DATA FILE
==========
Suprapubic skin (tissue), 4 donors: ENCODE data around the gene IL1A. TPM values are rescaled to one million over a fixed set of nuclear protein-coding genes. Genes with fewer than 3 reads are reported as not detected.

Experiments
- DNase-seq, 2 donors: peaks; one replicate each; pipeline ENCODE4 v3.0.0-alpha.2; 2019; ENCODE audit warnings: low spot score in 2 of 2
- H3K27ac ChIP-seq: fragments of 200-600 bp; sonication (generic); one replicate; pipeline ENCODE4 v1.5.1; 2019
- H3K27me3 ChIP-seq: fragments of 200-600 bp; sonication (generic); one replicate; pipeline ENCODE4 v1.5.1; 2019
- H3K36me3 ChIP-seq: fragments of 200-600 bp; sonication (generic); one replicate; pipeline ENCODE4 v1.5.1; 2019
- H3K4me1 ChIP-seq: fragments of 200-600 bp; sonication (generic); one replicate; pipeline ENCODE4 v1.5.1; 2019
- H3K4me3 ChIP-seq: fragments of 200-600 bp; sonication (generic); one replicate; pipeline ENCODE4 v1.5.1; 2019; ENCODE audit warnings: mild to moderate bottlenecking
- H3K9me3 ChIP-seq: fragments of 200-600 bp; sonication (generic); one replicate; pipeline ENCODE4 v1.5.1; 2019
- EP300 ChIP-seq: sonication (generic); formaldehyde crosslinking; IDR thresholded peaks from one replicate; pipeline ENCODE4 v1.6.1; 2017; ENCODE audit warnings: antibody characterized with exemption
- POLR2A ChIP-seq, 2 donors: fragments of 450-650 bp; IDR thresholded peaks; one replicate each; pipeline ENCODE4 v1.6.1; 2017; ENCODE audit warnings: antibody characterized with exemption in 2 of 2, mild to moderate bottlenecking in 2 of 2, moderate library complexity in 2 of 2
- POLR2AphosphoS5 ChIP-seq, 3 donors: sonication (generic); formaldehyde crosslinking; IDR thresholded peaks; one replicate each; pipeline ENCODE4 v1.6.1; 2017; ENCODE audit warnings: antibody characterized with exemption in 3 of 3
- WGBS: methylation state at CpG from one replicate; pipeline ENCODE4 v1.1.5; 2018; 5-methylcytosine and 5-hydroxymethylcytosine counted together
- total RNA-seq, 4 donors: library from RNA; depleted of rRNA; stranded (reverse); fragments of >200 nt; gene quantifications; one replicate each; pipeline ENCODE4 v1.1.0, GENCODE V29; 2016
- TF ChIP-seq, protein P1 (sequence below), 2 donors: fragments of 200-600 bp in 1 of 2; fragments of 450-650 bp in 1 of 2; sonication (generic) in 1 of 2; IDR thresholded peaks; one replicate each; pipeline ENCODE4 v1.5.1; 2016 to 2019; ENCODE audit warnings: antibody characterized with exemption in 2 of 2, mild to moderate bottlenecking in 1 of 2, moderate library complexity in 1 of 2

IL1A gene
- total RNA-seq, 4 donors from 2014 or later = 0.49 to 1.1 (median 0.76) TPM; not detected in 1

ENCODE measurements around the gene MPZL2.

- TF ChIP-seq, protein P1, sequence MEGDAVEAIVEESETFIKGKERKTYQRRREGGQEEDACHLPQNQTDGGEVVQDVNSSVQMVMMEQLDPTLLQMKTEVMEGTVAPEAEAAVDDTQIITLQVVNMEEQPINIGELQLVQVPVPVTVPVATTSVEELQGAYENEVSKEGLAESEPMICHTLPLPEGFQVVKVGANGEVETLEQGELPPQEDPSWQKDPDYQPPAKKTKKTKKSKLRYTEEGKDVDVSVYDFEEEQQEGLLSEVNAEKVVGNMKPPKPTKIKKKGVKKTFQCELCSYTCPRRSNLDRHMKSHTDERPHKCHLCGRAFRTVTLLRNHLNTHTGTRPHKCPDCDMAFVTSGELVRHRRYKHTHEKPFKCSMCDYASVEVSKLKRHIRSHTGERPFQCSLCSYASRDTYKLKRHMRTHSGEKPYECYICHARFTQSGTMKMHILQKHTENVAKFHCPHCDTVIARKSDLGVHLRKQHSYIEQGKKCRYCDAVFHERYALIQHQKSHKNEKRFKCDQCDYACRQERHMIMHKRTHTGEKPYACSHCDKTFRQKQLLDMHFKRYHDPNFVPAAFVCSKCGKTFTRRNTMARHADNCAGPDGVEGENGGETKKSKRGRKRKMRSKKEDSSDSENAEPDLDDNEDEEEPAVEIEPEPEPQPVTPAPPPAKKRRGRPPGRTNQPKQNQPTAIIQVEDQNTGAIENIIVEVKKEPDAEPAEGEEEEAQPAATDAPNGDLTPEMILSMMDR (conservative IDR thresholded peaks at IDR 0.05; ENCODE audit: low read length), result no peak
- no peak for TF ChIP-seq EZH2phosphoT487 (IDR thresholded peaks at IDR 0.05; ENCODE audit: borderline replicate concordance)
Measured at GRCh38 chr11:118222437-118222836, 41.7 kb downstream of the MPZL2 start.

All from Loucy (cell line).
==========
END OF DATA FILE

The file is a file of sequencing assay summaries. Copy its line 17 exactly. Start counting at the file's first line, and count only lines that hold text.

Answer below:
- total RNA-seq, 4 donors from 2014 or later = 0.49 to 1.1 (median 0.76) TPM; not detected in 1